On day 3, our dive objective was the Daryaw. The Daryaw, originally named the Marinier, was built in France in 1919 and came to the Great Lakes in 1922. She was 216′ in length and sports the unique feature of having twin screws (two propellers). Her name was changed in 1935. She ran aground in a dense fog on November 21, 1941 and sank near Brockville, ON. The Daryaw lies in about 90′ of water, upside down. Her upside down orientation on the bottom makes it easy for divers to view both of her propellers. Once again, we did two dives on her. On the first dive, we ducked under her upside-down hull and visited the bow briefly before heading to the stern. We penetrated the aft cabin area and conducted more drills for class. On our second dive, we explored the stern further and, at the end of the dive, we drifted off the wreck and did our deco drifting along with the current, rather than fighting it on the mooring line.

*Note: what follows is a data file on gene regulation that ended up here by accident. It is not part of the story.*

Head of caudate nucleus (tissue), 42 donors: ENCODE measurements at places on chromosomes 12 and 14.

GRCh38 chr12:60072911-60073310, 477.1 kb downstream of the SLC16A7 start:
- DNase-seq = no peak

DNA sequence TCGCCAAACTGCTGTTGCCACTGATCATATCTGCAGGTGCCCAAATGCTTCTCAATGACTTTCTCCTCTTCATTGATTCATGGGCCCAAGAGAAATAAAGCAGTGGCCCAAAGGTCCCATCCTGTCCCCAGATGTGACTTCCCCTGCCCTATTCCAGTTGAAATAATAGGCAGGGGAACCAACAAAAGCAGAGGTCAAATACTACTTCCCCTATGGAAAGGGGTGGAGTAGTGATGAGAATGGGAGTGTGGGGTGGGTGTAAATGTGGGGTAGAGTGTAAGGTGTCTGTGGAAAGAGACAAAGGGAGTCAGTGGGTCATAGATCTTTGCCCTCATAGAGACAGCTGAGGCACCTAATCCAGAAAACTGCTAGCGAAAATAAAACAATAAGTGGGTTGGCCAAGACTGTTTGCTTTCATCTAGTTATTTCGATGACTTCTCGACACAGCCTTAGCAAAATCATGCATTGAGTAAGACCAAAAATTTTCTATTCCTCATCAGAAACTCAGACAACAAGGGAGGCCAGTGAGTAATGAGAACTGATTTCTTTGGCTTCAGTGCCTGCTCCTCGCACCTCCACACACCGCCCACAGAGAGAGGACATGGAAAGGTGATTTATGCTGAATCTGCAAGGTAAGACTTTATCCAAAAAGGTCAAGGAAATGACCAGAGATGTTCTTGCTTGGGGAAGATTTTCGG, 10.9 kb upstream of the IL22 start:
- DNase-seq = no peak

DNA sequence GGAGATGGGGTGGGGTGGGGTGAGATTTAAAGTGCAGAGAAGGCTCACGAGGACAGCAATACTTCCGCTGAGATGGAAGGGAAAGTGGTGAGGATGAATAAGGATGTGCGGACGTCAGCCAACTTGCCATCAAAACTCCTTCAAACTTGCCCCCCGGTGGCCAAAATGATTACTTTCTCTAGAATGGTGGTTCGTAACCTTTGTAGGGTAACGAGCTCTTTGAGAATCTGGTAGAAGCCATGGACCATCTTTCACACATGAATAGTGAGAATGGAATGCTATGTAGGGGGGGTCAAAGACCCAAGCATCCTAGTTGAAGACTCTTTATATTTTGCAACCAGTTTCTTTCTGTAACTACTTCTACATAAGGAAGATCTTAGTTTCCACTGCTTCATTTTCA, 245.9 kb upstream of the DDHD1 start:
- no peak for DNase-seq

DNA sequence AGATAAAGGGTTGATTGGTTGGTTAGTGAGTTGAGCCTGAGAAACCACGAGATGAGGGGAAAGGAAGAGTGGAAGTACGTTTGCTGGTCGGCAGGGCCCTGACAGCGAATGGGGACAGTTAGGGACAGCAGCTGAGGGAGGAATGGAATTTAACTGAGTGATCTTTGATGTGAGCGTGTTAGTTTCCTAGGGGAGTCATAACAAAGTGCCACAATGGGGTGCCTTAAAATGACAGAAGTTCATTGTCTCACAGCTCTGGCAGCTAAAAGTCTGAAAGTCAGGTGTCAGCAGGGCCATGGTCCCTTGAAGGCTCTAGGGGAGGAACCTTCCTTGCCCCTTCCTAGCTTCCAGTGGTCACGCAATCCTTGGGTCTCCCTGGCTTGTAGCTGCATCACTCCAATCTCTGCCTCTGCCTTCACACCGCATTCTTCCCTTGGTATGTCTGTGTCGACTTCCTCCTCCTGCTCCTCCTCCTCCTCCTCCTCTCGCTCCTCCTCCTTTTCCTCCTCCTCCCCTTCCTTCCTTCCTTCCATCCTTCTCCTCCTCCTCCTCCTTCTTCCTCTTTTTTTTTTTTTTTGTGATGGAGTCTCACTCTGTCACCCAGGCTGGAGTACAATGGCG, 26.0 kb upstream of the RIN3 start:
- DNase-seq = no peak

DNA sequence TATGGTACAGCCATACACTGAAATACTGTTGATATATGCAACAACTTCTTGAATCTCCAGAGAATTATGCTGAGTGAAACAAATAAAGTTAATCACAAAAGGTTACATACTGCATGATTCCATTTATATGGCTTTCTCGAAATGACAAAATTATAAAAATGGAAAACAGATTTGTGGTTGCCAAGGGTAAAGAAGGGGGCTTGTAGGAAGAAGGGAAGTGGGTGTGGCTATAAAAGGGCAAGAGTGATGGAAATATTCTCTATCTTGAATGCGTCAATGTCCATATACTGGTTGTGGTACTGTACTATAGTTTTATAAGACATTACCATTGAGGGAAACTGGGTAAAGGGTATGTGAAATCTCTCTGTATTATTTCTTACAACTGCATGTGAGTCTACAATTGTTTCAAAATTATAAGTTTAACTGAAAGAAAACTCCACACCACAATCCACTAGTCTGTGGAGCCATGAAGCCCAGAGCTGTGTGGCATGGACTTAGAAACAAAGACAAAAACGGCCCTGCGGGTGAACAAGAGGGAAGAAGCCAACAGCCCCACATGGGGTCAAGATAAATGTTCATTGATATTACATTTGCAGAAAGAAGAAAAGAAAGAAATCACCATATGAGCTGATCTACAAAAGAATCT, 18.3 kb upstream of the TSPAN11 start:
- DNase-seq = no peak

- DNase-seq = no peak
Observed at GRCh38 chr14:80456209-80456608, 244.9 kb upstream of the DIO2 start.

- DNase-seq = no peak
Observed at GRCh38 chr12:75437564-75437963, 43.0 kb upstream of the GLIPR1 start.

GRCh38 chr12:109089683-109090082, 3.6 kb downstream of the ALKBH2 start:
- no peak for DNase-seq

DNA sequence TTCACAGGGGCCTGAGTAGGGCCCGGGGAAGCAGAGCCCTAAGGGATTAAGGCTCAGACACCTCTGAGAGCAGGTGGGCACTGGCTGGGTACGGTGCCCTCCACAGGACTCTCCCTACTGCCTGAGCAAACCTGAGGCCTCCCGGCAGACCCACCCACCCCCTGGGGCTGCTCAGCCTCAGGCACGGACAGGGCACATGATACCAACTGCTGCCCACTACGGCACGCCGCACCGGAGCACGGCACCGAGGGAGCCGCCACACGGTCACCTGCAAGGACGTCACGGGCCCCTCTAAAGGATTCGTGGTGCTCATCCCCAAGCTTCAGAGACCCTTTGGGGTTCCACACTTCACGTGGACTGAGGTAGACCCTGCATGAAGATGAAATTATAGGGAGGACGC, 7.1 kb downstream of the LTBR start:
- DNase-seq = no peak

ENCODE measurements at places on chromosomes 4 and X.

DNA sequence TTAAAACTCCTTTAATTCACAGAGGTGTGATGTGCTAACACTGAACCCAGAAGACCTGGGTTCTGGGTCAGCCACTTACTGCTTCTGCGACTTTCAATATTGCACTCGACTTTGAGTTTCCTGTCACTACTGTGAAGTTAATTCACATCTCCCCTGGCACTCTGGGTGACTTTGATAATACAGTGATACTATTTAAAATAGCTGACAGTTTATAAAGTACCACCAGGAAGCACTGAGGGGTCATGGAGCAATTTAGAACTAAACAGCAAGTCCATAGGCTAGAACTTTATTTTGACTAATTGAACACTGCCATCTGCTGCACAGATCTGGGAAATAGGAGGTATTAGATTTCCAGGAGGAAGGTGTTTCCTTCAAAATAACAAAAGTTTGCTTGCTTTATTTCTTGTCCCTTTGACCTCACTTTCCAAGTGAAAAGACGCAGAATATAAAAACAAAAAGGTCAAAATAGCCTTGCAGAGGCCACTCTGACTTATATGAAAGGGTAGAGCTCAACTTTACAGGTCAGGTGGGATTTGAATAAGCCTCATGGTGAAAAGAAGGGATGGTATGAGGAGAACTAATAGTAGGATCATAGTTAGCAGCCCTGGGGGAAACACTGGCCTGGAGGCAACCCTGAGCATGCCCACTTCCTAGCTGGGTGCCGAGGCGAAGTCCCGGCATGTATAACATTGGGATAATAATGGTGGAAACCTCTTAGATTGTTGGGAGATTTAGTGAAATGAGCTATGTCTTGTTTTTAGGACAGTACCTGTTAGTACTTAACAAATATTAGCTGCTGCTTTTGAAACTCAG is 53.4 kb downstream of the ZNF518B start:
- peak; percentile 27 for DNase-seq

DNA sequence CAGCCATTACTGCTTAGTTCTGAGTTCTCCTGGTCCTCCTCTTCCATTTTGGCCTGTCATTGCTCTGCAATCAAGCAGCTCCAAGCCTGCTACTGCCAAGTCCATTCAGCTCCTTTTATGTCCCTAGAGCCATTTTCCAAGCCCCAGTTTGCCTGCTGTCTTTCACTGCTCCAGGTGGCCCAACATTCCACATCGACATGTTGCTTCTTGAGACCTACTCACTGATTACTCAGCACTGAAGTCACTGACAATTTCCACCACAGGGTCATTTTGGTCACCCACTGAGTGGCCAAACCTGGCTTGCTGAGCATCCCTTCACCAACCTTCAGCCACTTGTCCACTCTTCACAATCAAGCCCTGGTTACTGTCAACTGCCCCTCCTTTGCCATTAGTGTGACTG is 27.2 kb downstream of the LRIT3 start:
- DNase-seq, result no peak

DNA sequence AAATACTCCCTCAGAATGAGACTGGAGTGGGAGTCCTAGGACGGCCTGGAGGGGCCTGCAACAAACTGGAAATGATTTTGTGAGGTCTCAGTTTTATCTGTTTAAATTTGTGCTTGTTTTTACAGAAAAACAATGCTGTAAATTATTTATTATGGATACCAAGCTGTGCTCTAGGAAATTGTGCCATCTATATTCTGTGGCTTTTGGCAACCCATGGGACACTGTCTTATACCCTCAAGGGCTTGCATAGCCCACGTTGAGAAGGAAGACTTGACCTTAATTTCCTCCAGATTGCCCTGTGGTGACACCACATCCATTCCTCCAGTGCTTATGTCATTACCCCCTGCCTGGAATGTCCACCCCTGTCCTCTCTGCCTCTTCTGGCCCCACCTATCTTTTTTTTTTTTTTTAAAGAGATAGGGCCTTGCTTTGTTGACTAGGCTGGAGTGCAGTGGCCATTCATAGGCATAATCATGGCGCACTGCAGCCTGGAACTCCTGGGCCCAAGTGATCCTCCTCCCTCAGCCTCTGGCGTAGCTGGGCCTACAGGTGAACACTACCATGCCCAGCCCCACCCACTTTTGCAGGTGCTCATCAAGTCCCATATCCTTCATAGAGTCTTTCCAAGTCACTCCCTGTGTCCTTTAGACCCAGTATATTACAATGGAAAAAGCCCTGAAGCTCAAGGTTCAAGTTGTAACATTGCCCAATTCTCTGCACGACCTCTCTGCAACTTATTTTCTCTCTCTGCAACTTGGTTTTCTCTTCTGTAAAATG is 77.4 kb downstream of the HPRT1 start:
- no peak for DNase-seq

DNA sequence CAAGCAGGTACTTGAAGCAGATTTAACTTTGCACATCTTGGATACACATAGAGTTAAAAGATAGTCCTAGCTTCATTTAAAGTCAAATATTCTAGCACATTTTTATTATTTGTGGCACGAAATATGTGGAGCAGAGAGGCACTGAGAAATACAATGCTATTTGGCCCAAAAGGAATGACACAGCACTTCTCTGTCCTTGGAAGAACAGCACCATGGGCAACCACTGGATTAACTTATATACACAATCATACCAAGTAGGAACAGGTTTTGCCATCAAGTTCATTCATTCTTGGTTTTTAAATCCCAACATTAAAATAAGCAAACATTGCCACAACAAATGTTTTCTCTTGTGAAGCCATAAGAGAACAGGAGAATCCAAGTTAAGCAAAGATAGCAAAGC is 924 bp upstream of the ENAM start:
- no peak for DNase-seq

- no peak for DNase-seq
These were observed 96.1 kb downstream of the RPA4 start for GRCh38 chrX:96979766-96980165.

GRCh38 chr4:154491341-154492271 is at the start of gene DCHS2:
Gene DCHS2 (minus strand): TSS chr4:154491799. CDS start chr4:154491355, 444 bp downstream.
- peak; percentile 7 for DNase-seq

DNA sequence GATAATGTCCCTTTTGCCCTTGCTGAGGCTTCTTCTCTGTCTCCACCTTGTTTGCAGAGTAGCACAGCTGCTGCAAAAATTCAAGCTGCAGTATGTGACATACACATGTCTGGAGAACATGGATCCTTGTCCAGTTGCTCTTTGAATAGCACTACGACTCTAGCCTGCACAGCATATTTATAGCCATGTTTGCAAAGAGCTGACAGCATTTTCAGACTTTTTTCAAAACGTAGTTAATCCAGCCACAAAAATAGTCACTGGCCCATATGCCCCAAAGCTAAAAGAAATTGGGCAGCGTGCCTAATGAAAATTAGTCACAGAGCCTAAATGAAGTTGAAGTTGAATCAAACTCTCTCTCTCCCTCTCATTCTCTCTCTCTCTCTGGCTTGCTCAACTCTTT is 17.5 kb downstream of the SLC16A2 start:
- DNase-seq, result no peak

On our last dive day, we headed to the Roy A. Jodrey. The Jodrey may well be the signature dive of the 1000 Islands. A modern day, steel freighter, she was built in 1965 for the lucrative ore-carrying trade. She’s a huge shipwreck at just over 600′ in length.
In November 1974, she was carrying 20,000 tons or iron ore pellets on their way to Detroit, MI when she struck Pullman Shoal. Taking on water, she tried to beach in shallow water near the US Coast Guard Station on Wellesley Island. Unfortunately, there was no shallow water to be found and she eventually filled with water and sank in a little over 200′ of water. The Jodrey lies against the wall of the channel just beneath the US Coast Guard station.